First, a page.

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Manchester City Boss Roberto Mancini Faces The Axe

Courtesy Of Sky News
 
Manchester City are set to sack manager Roberto Mancini in the next few days after he failed to defend his team's Premier League title.

Sky News understands that City's Abu Dhabi-based owners have decided to end Mancini's three-year term as manager after losing faith in his ability to take the team forward.

The decision comes despite Mancini's central role last season in returning the English league title to City for the first time since 1968.

In his three years at the club City have not finished outside the top three in the Premier League and they won the FA Cup in 2011, ending a 43-year drought for the blue half of Manchester.

It is the failure to mount a credible defence of the league title, compounded by Saturday's defeat to Wigan in the FA Cup final, that has cost Mancini his job.

The owners have also become frustrated at the lack of progress in Europe, where despite investing hundreds of millions of pounds in wages and transfers fees, City have not progressed from the group stages under Mancini.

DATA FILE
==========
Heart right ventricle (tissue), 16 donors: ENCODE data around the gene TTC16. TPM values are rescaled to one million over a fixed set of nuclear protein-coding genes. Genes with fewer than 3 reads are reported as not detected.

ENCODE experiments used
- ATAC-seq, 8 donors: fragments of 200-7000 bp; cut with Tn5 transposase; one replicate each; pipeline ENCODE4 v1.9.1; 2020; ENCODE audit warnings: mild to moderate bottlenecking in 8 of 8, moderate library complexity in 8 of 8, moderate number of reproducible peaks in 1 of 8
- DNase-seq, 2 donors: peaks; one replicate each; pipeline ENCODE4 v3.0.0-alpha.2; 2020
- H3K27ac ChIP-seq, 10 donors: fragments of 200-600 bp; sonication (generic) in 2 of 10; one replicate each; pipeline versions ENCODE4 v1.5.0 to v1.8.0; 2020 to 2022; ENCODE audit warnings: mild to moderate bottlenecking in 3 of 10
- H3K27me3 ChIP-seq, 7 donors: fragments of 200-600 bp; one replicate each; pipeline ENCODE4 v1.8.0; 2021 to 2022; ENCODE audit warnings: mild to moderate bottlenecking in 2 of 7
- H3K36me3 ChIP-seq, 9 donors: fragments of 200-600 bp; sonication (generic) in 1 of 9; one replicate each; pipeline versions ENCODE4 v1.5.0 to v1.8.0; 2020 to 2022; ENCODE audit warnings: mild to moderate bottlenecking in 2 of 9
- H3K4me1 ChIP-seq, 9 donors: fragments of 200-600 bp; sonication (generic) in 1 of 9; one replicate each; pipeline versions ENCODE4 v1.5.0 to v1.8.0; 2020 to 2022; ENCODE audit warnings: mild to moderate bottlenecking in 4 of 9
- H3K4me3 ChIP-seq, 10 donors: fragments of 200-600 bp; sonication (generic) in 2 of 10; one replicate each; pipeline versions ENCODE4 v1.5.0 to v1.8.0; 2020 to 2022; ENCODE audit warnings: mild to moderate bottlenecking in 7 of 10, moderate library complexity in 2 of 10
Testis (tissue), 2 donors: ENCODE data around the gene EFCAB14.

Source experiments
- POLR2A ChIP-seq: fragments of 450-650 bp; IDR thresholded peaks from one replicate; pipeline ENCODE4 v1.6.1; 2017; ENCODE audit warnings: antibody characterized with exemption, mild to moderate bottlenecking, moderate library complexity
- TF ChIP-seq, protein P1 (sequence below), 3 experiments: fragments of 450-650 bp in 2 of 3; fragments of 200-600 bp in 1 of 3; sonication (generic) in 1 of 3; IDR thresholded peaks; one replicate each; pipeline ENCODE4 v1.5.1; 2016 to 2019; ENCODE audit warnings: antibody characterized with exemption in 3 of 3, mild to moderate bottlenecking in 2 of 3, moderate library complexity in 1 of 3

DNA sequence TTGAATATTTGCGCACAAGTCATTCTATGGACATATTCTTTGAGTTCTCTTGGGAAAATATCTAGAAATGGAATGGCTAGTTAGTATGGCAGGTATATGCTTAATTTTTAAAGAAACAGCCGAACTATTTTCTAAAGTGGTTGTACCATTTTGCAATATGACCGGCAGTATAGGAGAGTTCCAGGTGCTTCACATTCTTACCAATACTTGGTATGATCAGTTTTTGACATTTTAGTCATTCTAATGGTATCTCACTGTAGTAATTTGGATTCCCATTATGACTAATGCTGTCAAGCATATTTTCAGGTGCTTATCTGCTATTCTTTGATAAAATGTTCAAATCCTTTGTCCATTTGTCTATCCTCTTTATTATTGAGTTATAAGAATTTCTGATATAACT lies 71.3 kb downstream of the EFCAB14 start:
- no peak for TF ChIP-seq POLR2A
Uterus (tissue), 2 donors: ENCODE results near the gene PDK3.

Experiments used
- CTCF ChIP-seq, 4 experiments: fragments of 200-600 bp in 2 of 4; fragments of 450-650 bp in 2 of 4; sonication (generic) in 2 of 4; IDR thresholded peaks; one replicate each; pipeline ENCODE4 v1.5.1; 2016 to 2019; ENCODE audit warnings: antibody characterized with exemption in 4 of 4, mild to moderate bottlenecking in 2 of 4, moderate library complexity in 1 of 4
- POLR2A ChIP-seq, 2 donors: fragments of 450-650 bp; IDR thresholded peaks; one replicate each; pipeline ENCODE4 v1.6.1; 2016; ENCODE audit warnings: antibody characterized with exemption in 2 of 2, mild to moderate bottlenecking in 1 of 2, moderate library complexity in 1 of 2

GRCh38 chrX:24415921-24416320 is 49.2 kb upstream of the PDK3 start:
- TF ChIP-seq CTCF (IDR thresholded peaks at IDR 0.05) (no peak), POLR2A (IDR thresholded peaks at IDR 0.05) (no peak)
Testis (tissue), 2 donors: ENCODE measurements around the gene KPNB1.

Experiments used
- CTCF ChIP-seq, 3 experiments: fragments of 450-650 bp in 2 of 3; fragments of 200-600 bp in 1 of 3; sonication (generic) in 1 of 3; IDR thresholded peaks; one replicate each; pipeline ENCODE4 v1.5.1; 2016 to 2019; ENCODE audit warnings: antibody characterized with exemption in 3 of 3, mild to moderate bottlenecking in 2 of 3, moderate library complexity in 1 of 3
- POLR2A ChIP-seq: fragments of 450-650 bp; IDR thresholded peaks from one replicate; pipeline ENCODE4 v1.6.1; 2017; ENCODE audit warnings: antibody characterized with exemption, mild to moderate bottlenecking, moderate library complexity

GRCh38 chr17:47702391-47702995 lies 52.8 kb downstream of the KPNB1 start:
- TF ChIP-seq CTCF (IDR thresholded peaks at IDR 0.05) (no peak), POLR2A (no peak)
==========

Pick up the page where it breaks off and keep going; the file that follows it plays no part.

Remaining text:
There has also been growing unrest among the players at Mancini's public criticism of them, and frustration at the performance of some of the Italian's transfer targets.

The decision to sack Mancini has been taken by the club's chairman Khaldoon al Mubarak on the advice of the new executive team, led by Spanish chief executive Ferran Soriano and his compatriot director of football Txiki Begiristain.

Club officials met with Malaga manager Manuel Pellegrini last month and he has been closely linked with replacing Mancini, but on Monday morning he issued a statement denying that he has agreed a deal to take over at the Etihad.

He said: "I deny today that I am the new manager of Manchester City. I have not signed an agreement with anyone.

 "Every year I am linked with major clubs, and it's an honour, but I have an agreement with Malaga not to speak to anyone and I have made no deal with anyone else."

The decision to sack Mancini will focus attention on Abu Dhabi's stewardship of City.

Despite spending vast sums and racking up £300m in losses in the last two seasons they have always insisted that they are planning for the long term.

Sacking a man who has just finished second appears more comparable with the approach of Roman Abramovich at Chelsea, who has a record of firing managers in a restless search for success.